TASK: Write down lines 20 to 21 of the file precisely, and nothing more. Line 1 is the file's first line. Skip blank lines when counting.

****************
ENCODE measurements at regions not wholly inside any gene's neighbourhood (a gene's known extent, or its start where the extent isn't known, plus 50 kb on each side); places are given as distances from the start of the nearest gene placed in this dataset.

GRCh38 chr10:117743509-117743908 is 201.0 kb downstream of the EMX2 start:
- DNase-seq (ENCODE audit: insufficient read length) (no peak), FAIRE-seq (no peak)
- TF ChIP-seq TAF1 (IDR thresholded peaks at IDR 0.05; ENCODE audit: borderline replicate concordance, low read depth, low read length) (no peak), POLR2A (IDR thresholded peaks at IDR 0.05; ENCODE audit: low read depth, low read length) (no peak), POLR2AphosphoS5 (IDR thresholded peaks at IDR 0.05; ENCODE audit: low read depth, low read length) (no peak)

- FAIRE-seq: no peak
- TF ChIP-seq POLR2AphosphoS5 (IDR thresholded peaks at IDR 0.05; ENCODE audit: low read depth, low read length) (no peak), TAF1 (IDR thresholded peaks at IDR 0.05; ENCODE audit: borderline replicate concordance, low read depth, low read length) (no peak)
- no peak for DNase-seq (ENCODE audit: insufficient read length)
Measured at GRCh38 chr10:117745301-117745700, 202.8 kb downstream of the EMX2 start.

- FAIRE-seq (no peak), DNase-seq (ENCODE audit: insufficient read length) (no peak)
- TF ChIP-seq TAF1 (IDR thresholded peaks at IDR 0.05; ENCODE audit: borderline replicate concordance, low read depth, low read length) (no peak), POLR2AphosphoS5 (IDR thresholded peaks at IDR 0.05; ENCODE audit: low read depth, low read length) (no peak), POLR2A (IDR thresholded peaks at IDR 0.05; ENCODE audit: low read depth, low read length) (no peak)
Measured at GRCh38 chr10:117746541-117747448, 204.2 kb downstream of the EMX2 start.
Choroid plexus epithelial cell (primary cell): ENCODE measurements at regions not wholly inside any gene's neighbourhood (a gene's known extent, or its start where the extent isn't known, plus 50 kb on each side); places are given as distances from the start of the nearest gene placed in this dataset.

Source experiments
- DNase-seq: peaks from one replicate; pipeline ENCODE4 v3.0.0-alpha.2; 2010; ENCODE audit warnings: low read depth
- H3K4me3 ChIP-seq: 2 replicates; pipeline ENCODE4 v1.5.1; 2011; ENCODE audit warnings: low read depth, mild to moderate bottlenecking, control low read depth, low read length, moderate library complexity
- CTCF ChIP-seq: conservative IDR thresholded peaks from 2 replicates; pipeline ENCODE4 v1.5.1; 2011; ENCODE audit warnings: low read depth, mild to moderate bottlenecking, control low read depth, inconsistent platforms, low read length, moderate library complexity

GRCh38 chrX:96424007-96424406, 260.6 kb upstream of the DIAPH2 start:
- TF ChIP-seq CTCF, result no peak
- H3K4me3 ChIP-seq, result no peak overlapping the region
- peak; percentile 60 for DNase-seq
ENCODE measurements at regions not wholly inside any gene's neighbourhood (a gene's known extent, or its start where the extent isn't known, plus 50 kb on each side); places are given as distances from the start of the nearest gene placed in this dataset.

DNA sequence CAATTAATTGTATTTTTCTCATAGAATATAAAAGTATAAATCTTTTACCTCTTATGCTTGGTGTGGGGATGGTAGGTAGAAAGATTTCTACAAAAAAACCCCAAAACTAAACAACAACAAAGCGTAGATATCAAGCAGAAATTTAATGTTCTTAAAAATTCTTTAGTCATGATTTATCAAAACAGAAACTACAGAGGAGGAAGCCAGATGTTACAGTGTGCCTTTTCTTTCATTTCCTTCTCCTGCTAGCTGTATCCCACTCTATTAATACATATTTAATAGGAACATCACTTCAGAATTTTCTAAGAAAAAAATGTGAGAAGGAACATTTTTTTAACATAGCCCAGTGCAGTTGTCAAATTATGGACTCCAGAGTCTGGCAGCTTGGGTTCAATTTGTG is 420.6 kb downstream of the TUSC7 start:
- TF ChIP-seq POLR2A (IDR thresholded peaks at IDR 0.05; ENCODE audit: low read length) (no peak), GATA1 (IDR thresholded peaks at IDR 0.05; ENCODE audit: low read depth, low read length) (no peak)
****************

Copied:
- peak; percentile 60 for DNase-seq
ENCODE measurements at regions not wholly inside any gene's neighbourhood (a gene's known extent, or its start where the extent isn't known, plus 50 kb on each side); places are given as distances from the start of the nearest gene placed in this dataset.